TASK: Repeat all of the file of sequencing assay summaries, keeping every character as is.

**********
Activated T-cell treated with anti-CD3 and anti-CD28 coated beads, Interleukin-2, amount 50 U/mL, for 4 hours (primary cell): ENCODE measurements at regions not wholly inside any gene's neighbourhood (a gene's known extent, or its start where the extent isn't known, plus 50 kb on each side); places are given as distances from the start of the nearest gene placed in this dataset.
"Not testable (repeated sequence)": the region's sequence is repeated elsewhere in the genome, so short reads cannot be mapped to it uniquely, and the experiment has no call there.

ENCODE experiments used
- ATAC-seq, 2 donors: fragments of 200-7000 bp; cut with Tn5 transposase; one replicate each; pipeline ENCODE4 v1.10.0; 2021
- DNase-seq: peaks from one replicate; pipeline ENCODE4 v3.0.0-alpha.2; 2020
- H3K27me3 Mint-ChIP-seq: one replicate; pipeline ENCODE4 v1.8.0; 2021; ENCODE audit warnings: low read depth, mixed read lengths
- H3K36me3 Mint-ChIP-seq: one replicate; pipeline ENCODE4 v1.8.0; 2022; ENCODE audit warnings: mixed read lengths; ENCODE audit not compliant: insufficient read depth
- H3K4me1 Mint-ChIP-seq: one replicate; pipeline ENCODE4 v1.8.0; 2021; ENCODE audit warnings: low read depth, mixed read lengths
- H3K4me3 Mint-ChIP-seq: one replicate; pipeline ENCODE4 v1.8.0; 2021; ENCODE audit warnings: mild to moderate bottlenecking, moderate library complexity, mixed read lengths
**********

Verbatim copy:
Activated T-cell treated with anti-CD3 and anti-CD28 coated beads, Interleukin-2, amount 50 U/mL, for 4 hours (primary cell): ENCODE measurements at regions not wholly inside any gene's neighbourhood (a gene's known extent, or its start where the extent isn't known, plus 50 kb on each side); places are given as distances from the start of the nearest gene placed in this dataset.
"Not testable (repeated sequence)": the region's sequence is repeated elsewhere in the genome, so short reads cannot be mapped to it uniquely, and the experiment has no call there.

ENCODE experiments used
- ATAC-seq, 2 donors: fragments of 200-7000 bp; cut with Tn5 transposase; one replicate each; pipeline ENCODE4 v1.10.0; 2021
- DNase-seq: peaks from one replicate; pipeline ENCODE4 v3.0.0-alpha.2; 2020
- H3K27me3 Mint-ChIP-seq: one replicate; pipeline ENCODE4 v1.8.0; 2021; ENCODE audit warnings: low read depth, mixed read lengths
- H3K36me3 Mint-ChIP-seq: one replicate; pipeline ENCODE4 v1.8.0; 2022; ENCODE audit warnings: mixed read lengths; ENCODE audit not compliant: insufficient read depth
- H3K4me1 Mint-ChIP-seq: one replicate; pipeline ENCODE4 v1.8.0; 2021; ENCODE audit warnings: low read depth, mixed read lengths
- H3K4me3 Mint-ChIP-seq: one replicate; pipeline ENCODE4 v1.8.0; 2021; ENCODE audit warnings: mild to moderate bottlenecking, moderate library complexity, mixed read lengths